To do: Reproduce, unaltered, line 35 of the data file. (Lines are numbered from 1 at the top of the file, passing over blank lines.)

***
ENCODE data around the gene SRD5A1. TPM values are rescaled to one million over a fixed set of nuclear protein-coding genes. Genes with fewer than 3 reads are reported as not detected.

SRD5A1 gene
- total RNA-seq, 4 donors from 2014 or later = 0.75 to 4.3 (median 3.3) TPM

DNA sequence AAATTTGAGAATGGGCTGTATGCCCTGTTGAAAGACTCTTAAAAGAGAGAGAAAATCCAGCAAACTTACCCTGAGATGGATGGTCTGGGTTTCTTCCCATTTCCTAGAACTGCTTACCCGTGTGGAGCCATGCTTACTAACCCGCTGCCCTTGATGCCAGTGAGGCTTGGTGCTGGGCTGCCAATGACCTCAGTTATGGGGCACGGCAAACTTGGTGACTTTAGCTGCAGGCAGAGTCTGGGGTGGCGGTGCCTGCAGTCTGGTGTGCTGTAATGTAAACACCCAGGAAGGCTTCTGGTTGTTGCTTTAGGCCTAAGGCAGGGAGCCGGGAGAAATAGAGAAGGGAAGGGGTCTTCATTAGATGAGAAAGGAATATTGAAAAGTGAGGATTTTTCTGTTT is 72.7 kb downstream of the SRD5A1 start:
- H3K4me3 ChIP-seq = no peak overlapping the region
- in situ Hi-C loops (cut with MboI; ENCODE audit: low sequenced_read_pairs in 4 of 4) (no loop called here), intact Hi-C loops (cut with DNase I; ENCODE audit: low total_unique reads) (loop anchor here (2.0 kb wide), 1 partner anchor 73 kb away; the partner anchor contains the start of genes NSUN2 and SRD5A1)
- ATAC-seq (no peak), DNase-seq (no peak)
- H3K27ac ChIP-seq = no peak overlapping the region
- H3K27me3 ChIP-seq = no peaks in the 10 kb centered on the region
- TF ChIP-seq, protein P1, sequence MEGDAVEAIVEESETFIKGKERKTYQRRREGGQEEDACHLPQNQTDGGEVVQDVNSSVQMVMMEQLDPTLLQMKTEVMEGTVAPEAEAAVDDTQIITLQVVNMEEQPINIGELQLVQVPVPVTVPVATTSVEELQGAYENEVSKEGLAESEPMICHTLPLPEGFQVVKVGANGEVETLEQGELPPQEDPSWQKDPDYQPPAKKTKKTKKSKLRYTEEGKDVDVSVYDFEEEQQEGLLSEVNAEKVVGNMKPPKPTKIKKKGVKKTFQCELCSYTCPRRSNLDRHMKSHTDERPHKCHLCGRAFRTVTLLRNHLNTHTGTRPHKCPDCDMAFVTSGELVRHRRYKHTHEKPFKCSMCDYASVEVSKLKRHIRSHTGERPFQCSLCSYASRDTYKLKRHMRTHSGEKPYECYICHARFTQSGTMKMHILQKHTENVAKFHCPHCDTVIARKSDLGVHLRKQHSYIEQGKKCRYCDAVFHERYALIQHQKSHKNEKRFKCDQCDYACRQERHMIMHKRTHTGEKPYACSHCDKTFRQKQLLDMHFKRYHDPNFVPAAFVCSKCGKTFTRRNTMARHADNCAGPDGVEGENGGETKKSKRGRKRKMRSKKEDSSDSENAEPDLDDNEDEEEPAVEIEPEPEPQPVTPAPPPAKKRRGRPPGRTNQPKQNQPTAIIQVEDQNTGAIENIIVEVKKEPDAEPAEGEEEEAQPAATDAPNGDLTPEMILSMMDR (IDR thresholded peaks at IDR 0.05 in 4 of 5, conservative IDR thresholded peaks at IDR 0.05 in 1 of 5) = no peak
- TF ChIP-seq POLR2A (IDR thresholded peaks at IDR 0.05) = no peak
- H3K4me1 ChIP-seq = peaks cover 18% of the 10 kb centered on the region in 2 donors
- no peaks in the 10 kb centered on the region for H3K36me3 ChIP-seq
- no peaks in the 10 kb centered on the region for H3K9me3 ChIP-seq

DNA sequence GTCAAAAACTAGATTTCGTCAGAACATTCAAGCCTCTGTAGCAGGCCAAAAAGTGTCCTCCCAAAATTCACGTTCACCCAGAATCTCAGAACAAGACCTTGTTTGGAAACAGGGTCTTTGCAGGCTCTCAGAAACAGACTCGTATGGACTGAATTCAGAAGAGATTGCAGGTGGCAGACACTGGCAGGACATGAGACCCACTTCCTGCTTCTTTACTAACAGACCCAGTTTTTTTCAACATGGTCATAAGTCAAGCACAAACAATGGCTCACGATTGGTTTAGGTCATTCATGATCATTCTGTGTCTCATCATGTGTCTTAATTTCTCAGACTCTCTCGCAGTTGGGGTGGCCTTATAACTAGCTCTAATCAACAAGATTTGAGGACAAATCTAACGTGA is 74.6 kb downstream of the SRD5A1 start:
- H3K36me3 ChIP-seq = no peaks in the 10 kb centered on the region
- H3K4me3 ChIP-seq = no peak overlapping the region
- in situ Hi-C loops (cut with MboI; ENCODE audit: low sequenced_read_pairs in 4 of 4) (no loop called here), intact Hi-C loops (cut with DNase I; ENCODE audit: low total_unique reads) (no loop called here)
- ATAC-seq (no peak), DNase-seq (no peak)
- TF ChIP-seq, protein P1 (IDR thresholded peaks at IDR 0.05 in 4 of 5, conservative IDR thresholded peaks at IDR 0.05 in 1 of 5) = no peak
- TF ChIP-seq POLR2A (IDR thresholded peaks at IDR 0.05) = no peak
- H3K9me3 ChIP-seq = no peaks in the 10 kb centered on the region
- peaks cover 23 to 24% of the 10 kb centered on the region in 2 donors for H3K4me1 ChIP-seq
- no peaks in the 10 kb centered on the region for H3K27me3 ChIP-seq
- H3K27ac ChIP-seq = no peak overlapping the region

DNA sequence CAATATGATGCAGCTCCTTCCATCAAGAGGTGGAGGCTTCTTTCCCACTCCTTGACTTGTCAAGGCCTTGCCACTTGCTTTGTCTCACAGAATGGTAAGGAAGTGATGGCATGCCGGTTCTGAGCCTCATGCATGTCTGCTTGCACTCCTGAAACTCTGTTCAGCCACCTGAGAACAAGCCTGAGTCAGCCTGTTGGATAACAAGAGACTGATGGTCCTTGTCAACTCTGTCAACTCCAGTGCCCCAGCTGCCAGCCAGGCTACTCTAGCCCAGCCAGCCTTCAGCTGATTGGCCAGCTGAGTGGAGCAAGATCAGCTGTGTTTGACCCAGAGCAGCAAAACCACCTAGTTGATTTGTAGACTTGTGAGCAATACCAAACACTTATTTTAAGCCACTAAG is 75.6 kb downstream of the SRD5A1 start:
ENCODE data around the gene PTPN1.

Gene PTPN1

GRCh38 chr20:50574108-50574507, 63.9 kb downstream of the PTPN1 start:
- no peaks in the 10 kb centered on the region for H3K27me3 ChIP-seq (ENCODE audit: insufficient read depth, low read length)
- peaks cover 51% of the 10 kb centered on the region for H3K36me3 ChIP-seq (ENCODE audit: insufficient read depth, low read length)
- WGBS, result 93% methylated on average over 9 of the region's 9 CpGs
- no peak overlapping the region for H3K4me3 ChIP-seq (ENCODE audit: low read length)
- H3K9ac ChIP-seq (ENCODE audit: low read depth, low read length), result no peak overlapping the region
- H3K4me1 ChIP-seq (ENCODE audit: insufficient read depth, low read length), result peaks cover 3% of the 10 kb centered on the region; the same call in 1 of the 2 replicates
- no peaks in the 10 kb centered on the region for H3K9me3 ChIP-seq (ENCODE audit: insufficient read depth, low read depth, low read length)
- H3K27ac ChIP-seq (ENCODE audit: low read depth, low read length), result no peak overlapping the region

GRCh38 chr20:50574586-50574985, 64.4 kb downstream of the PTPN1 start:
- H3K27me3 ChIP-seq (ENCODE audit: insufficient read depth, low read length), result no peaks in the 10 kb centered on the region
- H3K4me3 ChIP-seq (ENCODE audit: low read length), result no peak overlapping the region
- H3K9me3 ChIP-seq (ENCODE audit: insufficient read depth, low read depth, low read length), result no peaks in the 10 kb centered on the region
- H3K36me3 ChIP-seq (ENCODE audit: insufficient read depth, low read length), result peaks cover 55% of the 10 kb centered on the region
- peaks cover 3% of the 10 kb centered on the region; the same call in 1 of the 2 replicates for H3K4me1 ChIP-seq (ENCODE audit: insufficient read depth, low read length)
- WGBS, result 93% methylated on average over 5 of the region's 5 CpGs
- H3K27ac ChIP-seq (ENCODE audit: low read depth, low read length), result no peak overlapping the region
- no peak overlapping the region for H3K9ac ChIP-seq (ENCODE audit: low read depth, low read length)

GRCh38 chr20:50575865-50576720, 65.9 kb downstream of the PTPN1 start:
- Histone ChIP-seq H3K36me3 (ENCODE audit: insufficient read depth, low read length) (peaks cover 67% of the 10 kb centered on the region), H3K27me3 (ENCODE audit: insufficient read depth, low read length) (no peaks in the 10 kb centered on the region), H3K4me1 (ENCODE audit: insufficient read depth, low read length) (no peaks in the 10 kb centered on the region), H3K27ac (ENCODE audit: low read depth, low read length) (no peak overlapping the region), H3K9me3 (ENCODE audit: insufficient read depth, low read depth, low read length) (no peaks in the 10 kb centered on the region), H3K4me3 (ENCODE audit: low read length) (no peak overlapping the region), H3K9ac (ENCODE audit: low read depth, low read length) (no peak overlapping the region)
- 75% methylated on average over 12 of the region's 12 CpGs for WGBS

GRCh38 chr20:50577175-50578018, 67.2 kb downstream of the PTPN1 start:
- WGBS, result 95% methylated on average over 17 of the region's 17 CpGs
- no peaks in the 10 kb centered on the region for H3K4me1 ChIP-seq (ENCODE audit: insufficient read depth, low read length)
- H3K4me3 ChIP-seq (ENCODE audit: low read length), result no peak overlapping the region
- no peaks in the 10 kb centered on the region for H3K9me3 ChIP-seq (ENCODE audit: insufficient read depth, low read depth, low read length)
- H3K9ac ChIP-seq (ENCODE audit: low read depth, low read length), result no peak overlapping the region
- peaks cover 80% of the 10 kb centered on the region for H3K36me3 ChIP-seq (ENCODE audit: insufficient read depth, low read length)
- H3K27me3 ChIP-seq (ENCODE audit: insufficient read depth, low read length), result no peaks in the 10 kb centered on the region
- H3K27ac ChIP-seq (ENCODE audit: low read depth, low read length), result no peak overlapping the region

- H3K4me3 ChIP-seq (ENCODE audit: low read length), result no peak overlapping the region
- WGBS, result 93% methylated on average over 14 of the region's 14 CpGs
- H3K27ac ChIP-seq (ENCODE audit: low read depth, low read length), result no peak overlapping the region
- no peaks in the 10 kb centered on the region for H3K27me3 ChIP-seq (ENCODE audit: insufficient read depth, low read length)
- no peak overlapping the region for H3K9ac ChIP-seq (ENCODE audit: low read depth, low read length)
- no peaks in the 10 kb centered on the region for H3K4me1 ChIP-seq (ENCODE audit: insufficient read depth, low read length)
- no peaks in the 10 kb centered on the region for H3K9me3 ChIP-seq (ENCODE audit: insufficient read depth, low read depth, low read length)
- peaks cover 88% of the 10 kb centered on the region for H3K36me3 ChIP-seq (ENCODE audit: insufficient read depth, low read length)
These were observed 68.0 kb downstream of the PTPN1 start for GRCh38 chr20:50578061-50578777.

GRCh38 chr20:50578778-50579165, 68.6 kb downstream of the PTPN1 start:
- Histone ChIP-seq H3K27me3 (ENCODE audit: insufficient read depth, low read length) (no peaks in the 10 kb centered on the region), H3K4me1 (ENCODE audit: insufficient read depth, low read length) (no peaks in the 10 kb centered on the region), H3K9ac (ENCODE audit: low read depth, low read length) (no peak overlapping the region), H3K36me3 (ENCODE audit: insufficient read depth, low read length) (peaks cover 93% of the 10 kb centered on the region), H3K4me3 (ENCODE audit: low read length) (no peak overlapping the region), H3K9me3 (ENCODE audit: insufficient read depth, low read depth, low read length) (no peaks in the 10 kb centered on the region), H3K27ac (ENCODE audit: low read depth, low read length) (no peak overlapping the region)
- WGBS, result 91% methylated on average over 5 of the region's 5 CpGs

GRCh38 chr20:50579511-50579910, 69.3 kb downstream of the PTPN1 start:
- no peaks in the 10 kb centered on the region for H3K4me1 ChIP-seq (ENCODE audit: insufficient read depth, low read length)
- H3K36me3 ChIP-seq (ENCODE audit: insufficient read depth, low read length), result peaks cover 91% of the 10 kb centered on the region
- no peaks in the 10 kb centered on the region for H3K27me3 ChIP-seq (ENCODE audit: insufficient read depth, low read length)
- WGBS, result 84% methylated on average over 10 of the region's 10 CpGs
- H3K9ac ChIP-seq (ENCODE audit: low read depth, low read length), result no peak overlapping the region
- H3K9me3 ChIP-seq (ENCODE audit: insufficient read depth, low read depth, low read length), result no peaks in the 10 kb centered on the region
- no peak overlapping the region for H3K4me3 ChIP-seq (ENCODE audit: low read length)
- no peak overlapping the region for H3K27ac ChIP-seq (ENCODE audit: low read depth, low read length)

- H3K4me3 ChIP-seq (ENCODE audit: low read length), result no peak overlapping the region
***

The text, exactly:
- H3K4me1 ChIP-seq (ENCODE audit: insufficient read depth, low read length), result peaks cover 3% of the 10 kb centered on the region; the same call in 1 of the 2 replicates